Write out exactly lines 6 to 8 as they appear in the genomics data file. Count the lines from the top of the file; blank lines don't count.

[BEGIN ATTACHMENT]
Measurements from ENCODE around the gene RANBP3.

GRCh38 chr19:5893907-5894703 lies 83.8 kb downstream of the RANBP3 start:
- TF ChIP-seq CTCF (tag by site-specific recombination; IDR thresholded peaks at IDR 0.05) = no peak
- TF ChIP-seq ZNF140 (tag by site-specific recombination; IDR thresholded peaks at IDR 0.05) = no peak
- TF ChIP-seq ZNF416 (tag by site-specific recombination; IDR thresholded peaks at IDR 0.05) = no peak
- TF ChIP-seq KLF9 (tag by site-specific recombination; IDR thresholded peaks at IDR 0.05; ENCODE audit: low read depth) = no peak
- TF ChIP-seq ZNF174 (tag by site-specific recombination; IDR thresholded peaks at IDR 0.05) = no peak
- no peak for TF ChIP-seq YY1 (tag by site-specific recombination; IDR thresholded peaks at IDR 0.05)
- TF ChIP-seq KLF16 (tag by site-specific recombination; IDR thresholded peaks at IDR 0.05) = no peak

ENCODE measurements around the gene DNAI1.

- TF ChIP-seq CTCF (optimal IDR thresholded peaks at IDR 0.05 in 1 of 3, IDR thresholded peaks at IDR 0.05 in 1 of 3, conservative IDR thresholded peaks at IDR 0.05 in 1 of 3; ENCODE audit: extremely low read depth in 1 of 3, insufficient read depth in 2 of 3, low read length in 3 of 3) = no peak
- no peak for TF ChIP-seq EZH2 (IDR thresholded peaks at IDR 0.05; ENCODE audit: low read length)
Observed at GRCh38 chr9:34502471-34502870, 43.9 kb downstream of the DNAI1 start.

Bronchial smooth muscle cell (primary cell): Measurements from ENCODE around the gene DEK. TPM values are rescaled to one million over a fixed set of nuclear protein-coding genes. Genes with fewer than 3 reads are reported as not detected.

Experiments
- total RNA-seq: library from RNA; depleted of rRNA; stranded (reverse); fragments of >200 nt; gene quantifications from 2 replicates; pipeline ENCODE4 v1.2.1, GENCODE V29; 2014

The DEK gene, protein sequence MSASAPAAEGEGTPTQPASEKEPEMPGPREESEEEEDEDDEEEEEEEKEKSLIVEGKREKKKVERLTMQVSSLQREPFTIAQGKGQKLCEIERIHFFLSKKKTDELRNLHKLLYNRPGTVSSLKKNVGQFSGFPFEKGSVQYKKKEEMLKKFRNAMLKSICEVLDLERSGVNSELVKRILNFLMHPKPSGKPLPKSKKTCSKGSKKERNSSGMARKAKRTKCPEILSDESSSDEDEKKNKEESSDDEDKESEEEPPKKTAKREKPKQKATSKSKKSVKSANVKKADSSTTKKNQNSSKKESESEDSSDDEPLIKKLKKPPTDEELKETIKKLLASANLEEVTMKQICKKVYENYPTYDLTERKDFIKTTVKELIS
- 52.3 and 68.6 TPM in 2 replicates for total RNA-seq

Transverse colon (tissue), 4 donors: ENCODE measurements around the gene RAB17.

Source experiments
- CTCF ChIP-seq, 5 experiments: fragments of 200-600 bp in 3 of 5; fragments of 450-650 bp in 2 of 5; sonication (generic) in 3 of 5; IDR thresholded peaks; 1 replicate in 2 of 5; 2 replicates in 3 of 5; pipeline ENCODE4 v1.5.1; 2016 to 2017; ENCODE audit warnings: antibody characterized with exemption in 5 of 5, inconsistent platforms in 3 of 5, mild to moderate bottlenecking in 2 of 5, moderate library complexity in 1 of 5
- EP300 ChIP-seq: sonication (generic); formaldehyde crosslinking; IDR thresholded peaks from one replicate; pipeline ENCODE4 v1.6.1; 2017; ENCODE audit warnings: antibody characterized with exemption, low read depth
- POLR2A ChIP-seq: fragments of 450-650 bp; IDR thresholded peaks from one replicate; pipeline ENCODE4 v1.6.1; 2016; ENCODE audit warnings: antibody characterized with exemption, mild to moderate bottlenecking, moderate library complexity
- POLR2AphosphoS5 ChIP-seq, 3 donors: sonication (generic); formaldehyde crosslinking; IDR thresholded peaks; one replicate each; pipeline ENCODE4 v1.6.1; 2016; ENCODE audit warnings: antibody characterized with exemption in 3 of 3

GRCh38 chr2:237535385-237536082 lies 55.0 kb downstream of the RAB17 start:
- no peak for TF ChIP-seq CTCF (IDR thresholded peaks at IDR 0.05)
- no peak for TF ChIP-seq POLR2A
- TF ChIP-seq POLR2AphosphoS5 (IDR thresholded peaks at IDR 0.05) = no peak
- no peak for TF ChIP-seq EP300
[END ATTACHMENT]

- TF ChIP-seq KLF9 (tag by site-specific recombination; IDR thresholded peaks at IDR 0.05; ENCODE audit: low read depth) = no peak
- TF ChIP-seq ZNF174 (tag by site-specific recombination; IDR thresholded peaks at IDR 0.05) = no peak
- no peak for TF ChIP-seq YY1 (tag by site-specific recombination; IDR thresholded peaks at IDR 0.05)